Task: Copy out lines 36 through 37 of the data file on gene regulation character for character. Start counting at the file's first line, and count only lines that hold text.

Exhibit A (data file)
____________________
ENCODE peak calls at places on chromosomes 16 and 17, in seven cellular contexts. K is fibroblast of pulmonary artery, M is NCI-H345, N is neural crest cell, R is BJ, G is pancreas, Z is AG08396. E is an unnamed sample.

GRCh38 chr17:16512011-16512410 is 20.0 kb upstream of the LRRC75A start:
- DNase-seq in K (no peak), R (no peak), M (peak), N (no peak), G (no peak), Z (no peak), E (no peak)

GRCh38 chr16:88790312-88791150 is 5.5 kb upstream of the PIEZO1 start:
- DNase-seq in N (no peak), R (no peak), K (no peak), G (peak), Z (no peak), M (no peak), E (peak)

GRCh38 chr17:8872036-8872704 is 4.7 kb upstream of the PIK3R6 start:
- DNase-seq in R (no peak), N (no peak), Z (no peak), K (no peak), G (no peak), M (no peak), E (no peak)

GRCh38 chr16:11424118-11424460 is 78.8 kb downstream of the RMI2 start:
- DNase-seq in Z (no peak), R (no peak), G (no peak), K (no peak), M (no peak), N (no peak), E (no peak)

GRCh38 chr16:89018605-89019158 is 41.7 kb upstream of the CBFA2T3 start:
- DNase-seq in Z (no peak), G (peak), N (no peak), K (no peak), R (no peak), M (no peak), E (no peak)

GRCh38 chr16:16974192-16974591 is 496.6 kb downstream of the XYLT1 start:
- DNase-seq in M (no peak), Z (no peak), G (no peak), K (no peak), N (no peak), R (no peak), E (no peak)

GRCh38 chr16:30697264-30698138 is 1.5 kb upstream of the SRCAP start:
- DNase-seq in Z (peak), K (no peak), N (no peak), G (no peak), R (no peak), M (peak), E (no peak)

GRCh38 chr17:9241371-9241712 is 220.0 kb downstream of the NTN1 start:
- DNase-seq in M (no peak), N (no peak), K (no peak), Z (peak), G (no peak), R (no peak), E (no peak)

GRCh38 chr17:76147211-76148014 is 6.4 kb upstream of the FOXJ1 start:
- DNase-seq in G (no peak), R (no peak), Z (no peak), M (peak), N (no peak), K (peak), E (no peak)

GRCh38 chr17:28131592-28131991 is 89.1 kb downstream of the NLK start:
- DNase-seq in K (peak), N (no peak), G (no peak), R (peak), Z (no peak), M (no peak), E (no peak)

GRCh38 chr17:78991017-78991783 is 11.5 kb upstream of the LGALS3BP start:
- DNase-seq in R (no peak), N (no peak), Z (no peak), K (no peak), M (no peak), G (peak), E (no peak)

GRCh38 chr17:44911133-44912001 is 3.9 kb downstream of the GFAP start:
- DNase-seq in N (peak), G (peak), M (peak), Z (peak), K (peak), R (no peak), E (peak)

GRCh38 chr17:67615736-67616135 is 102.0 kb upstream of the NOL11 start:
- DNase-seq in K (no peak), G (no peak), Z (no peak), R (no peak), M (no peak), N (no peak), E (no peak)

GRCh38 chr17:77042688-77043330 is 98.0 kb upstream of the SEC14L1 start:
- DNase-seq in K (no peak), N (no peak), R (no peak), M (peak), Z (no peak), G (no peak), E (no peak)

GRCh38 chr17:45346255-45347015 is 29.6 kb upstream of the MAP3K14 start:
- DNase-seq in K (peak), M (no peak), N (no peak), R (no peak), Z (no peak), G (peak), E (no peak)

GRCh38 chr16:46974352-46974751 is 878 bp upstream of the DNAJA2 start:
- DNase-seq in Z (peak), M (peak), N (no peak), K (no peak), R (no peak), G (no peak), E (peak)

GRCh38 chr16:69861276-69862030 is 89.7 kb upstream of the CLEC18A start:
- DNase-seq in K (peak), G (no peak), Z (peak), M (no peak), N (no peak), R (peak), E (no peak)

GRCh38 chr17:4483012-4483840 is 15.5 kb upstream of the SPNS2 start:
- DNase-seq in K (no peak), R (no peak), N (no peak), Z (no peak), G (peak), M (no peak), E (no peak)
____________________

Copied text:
GRCh38 chr17:4483012-4483840 is 15.5 kb upstream of the SPNS2 start:
- DNase-seq in K (no peak), R (no peak), N (no peak), Z (no peak), G (peak), M (no peak), E (no peak)